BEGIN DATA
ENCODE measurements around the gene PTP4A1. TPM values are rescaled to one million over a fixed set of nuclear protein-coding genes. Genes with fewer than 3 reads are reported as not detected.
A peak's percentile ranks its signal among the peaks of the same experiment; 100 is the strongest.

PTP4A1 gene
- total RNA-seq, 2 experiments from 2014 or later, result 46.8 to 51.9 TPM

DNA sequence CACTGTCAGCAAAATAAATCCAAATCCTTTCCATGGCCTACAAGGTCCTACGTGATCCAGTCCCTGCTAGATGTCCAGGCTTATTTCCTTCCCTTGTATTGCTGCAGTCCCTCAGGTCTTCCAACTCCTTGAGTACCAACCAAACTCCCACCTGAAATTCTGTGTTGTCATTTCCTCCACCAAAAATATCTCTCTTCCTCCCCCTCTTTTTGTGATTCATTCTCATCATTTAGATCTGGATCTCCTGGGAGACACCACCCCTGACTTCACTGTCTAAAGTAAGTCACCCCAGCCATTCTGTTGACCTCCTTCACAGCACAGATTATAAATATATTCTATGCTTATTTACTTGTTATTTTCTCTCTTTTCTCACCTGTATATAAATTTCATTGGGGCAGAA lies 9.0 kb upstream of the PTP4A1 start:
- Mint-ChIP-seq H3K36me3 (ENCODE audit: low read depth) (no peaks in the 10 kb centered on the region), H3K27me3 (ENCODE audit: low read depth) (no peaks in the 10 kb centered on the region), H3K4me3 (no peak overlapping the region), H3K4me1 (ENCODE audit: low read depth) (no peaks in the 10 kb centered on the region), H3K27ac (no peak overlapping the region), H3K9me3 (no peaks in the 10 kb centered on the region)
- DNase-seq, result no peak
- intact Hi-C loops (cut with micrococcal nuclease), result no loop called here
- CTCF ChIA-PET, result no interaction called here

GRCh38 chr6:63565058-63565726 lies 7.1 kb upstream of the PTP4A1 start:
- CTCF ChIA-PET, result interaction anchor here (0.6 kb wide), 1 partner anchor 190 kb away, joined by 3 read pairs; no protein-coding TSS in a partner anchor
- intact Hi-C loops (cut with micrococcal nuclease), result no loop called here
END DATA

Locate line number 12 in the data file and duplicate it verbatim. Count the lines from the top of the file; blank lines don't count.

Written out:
- intact Hi-C loops (cut with micrococcal nuclease), result no loop called here